Resurrection takes place at Ground Zero. . .
I saw a cartoon some time ago that shows two cows standing on their hind legs and each of them is holding a very festive looking Easter basket full of colored eggs and jellybeans and various foil wrapped chocolates, and one of the cows, chewing a huge clump of something, says to the other cow,
DON’T EAT THE GRASS. . . IT’S PLASTIC!
We seem to worry more about a plastic Christmas than we do a plastic Easter. I haven’t checked this out with local law enforcement officials, but I lived in the Sierra Foothills for twenty-two years, and I’m pretty certain that it was at least a misdemeanor there to own an artificial Christmas Tree.
Also, every year somewhere around the first of November, you can hear people everywhere lamenting how Christmas has become so commercial and that we’ve lost the Reason for the Season.
But I believe it’s very possible to have a plastic Easter as well. It’s very easy to lose a big part of what this day can mean for us.
I think we distort the message of Easter; I think we make Easter a bit plastic whenever we reduce this day to the celebration of a single event that proves once and for all that there really is an “afterlife” – when we see the Resurrection only as a kind of staircase to heaven when we finally buy the farm… kick the bucket… or breathe our last.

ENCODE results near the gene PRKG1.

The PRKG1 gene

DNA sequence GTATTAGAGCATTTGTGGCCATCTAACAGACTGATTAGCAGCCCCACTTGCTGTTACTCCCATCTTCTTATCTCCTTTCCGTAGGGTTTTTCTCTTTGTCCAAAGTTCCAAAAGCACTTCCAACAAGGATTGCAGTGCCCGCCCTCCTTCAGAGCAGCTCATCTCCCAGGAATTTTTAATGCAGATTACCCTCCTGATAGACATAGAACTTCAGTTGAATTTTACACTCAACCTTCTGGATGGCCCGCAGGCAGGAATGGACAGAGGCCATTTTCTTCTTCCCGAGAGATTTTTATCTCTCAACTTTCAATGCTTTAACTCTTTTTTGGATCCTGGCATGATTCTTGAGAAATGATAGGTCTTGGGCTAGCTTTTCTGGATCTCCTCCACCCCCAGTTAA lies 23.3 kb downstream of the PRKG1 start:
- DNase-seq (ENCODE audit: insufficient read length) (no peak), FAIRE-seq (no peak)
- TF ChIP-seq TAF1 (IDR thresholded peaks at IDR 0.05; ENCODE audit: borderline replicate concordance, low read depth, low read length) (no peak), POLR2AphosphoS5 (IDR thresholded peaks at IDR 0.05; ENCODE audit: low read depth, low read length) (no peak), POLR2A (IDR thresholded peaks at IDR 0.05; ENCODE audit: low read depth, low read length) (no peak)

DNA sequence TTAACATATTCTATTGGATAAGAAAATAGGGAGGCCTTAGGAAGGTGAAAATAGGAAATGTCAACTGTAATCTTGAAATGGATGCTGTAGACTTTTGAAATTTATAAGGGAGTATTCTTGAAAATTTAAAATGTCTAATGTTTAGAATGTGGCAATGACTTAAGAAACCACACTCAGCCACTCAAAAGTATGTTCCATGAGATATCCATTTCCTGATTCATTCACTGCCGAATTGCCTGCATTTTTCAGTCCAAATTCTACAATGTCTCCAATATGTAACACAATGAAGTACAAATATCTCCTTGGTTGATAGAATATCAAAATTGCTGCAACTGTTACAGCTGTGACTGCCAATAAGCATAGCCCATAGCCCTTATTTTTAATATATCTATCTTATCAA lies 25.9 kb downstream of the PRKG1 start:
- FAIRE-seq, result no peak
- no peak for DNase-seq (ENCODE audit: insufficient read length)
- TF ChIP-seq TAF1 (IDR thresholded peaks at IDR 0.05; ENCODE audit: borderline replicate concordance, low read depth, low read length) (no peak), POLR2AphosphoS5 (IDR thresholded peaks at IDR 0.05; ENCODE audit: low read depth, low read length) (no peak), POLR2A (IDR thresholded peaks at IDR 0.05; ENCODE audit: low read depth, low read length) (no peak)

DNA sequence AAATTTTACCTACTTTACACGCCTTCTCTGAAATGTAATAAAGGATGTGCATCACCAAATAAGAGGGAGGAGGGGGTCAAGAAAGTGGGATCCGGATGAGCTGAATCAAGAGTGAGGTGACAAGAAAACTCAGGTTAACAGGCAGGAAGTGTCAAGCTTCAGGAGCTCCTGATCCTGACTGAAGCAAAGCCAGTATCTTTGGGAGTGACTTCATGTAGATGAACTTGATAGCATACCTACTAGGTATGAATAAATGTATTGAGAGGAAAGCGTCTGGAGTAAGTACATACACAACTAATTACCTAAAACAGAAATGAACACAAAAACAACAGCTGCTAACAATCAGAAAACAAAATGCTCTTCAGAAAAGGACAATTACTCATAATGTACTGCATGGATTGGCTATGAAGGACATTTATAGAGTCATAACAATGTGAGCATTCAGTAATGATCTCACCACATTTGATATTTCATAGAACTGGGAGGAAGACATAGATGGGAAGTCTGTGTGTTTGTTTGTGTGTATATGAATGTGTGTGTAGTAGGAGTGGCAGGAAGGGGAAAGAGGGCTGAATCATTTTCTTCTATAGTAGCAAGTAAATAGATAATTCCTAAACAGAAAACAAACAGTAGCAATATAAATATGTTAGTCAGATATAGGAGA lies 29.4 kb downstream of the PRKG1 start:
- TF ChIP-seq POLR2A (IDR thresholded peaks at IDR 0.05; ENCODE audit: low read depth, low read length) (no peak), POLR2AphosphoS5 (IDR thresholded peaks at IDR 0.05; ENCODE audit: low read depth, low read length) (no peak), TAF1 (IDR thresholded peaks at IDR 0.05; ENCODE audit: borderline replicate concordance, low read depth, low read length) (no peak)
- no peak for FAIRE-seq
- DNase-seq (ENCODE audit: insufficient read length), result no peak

Jesus saw so much promise in THIS life…. all of his teachings held lessons about how to live THIS life…. Jesus’ whole purpose seemed to be wrapped up in his utter determination to bring God into the presence of people living out THIS life.
All of this makes it very hard for me to believe that the crowning event for Christ, the Resurrection on that first Easter, didn’t have everything to do with THIS life, OUR life right here in the present moment.
In the Gospel, we were told that the very first thing that the Resurrected Christ did upon rising was to go back to Galilee; he went home.
The angel, sitting upon that huge rock that once blocked the entrance to the tomb, said without hesitation, He has been raised from the dead, and indeed he is going ahead of you to Galilee; there you will see him. He went back home, back to the familiar places of his life.
If you want to see Jesus, you must go home; you have to find him right in your own backyard. He doesn’t hang out with Angels and other celestial beings. . . he hangs out with the likes of you and me.
The reason it is so important to make clear that Resurrection isn’t something that only awaits us far down the road, is because death isn’t far down the road either. “Breathing your last” isn’t the only death there is. Death isn’t just about termination of biological function at a time we hope is distant. We experience death all the time, right in the middle of our living, but you already knew that didn’t you? You’ve already lost a loved one, you’ve witnessed fractured relationships, unwanted separations, unwarranted and irrational hatred and bitterness, a positive biopsy, personal pain of all sorts and conditions.
I think it was Woody Allen who said, I don’t mind death so much, I just don’t want to be there when it happens.